Less than 12 students  58   51   22  
12–16 students  63   54   18  
More than 16 students  63   57   21  
             
Number of classroom changes4             
0–3 changes  57   50   24 !
4–6 changes  63   56   24  
More than 6 changes  59   51   17  
             
Regular use of law enforcement5             
Regular use  65   56   23  
No regular use  52   48   15  
             
Number of serious
discipline problems6 
           
No problems  62   55   21  
1 problem  59   50   17  
2 problems  63   53   23  
3 or more problems  59   52   22  
             
Transfers as a percentage
of enrollment7 
           
Less than 6 percent  54   57   18  
6 to less than 11 percent  58   47   13  
11 to less than 21 percent  62   55   23  
21 percent or more  65   52   23  
             
Prevalence of schoolwide
disruptions8 
           
No disruptions  59   53   20  
Any disruptions  73   54   23  
             
Percent of students             
absent on a daily basis             
0–2 percent  58   51   19  
3–5 percent  60   53   19  
6–10 percent  60   52   20  
More than 10 percent  71   56   38  
             
Prevalence of violent incidents9             
No violent incidents  49   62   26 !
Any violent incidents  61   52   20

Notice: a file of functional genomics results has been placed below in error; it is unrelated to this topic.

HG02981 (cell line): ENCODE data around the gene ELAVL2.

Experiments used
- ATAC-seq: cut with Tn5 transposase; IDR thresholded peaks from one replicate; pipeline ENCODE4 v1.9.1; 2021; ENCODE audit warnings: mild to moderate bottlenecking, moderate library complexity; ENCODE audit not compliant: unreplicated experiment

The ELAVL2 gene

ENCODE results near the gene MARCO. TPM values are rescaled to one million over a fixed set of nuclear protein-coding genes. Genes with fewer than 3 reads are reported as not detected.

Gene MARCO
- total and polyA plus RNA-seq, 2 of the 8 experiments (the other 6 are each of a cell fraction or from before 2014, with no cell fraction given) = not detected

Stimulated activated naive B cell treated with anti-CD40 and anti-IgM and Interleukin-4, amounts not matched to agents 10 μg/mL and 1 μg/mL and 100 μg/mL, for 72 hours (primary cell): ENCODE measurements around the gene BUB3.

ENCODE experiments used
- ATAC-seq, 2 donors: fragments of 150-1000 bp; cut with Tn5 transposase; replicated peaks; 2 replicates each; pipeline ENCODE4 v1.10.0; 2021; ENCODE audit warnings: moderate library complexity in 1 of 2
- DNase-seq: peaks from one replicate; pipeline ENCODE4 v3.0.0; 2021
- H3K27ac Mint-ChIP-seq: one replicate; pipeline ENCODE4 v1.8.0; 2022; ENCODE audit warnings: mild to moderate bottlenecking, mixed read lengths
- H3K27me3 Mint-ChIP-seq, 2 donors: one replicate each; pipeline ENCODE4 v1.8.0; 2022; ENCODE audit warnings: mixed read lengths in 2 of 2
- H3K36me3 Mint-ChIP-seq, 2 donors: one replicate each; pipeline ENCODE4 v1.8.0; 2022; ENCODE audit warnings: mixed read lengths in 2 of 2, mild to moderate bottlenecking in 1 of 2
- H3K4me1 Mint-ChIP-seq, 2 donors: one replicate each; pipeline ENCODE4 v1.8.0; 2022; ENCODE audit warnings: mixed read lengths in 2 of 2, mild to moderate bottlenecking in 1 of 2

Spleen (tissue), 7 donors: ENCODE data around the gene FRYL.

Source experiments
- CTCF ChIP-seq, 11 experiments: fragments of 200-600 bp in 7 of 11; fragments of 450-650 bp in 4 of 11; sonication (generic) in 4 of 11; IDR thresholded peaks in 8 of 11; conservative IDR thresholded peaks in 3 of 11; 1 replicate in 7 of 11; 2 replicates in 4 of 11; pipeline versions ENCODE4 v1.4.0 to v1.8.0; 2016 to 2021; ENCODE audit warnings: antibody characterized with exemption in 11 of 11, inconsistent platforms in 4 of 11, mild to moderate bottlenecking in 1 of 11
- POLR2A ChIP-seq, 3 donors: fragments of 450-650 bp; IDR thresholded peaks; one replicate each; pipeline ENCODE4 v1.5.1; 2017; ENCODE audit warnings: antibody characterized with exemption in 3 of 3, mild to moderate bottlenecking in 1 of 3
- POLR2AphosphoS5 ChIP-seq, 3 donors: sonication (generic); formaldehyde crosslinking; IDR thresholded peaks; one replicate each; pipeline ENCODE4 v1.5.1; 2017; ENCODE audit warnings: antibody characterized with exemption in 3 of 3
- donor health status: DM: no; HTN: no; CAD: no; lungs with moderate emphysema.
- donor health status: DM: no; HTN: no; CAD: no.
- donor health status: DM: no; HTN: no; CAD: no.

! Interpret data with caution. The standard error for this estimate is from 30 percent to 50 percent of the estimate’s value.
1 Respondents were asked, "How would you describe the crime level in the area(s) in which your students live?" Response options included "high level of crime," "moderate level of crime," "low level of crime," and "students come from areas with very different levels of crime."
2 Responding schools that did not have race/ethnicity on the sampling frame (2 percent of schools) are excluded from the base.
3 Student-to-FTE ratio was calculated by dividing the total number of students enrolled in the school by the total number of full-time-equivalent teachers and aides. The total number of full-time-equivalent teachers and aides is a combination of the full-time and part-time teachers and aides, including special education teachers and aides, with an adjustment to compensate for the part-time status.